Now that you've created your first full-frame illustration in Part 4—Coloring, it's time to think about telling a story using your new skills.
Think about what story you're going to tell. According to John Lee of Suburban Tribe fame (and provider of all these illustrations), "Whatever you decide your comic is to be about, make sure that it is about PEOPLE. So many creators make fantasy comics and try to recapture what George Lucas and J.R.R. Tolkien have done, only to end up with a confusing, hideous mess of a background setting and no story. The original Star Wars trilogy is not about what materials a Jedi uses to build a lightsaber or how the Empire trains and domesticates dewbacks; it is about Han, Luke and Leia. Be as fanciful or as down to earth with your concept as you like, but make sure at the end of the day it deals with the characters and their internal/external obstacles. If you focus on that, the world of the characters will fill in around them." (This is true of any storytelling—fiction, screenwriting, graphic novels, shorter-form sequential art.)
Try to break it down into your two, three, or four panels. Keep it short, because the picture will tell the story at least as much as anything you have to say. If you anticipate a lack of text, that's okay too; just have an idea of what you want each panel to convey. For example, if you see your character trudging across a frozen tundra, imagine that and jot it down, using Word or Illustrator. Keep it in mind; this will be your blueprint.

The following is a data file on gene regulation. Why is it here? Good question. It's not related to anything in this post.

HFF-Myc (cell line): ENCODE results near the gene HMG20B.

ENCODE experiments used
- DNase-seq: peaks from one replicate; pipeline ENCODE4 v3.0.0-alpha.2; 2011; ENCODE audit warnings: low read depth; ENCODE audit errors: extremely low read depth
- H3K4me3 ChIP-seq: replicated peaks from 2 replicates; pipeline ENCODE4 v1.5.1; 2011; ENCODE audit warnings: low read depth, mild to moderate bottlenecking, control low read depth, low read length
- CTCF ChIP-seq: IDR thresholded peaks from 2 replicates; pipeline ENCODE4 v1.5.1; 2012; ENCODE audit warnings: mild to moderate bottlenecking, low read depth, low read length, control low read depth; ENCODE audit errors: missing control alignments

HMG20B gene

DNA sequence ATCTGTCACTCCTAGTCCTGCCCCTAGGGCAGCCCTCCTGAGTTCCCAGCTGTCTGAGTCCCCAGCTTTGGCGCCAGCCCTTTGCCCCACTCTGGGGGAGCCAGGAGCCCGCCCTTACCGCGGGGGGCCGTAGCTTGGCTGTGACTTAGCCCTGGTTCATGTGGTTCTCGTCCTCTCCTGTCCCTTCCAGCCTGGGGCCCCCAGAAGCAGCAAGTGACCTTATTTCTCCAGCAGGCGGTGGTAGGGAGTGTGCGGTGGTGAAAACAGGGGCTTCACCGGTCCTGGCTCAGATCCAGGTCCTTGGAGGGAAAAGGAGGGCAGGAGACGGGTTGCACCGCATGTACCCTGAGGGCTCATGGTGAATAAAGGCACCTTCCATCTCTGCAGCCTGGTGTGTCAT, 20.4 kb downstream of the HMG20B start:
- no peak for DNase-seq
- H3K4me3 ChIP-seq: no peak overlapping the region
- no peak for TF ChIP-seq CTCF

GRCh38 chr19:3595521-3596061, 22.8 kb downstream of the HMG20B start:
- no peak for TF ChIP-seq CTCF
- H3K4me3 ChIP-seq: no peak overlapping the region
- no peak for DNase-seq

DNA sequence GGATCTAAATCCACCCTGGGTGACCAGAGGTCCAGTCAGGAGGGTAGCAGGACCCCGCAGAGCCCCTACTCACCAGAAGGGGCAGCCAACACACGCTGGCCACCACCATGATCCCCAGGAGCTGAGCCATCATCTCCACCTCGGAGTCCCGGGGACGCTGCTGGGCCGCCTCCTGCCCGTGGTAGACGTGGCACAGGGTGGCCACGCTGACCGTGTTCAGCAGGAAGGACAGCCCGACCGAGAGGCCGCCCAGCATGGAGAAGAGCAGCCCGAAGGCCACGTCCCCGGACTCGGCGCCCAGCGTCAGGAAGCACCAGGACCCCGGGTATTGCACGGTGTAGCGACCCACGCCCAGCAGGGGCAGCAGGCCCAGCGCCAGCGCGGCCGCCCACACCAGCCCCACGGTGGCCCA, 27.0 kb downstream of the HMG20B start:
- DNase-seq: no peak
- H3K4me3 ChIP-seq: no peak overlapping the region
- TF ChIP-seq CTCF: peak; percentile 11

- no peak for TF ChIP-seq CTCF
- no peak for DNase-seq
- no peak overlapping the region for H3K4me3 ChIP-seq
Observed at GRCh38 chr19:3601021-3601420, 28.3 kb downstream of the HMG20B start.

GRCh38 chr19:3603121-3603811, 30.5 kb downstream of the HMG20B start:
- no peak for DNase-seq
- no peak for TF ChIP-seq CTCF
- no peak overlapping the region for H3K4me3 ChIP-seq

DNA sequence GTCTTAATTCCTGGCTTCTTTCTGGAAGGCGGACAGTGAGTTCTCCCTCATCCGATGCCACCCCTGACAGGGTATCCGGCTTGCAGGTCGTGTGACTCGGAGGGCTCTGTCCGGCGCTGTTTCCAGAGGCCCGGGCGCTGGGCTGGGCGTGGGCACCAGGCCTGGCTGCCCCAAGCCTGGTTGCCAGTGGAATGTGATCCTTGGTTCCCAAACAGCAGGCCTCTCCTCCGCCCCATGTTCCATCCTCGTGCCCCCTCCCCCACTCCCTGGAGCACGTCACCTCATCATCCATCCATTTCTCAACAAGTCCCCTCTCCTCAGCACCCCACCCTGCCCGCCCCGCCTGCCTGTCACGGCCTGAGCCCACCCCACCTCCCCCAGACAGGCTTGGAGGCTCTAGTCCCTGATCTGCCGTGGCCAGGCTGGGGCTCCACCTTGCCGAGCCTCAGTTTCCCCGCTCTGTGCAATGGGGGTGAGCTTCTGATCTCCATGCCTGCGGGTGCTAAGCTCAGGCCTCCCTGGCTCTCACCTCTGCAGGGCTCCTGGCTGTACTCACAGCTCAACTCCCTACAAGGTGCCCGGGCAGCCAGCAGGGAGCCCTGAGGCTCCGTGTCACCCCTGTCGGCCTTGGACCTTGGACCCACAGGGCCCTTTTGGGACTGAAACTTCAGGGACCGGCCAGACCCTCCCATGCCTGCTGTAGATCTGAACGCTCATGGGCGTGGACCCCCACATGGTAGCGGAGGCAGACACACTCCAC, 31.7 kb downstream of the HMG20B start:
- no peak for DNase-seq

Remember that Bristol Board you bought? Cut it up. Not literally, but you're going to partiton it into several panels—two, three, four, whatever. More than this, and you'll probably want to start another sheet. Use a T-square, triangle and cork-backed steel ruler (the cork is to keep the ruler from slipping about).
That done, start sketching again—time two, three, or four. John Lee prefers to sketch on paper, then scan it in, change the color of the pencil lines (so as not to confuse it with "ink" lines) and add effects using Corel Painter and a Wacom tablet. This small tablet with its pen-shaped "mouse" allows you to "draw" directly on the image without scanning or losing image integrity—plus you'll have access to more colors than you have in your desk drawer. Don't worry about filling in all the dark parts or correcting stray lines; you're just going over what you've already done in pencil.
A nice thing about using Painter or Photoshop is that you can move things around using layers, which we discussed before. Clone an image or background, move two characters closer to each other, or use one figure as a template for a subsequent panel in which you'll change something simple, such as a gesture or expression, without re-drawing the entire part. It may sound like the easy way out, but you aren't filing away the character for every day. Believe me, you won't want to re-invent the wheel if you've already done it once that day. You can also use the tools to add simple effects such as reflections—it's a lot easier to add negative white space over black using the computer than trying to go back and take it away after you've used pens or brushes on paper!
For an ultra-speeded up visual of how it's done, check out this video. Next time, we'll discuss coloring, effects, lettering, and finishing.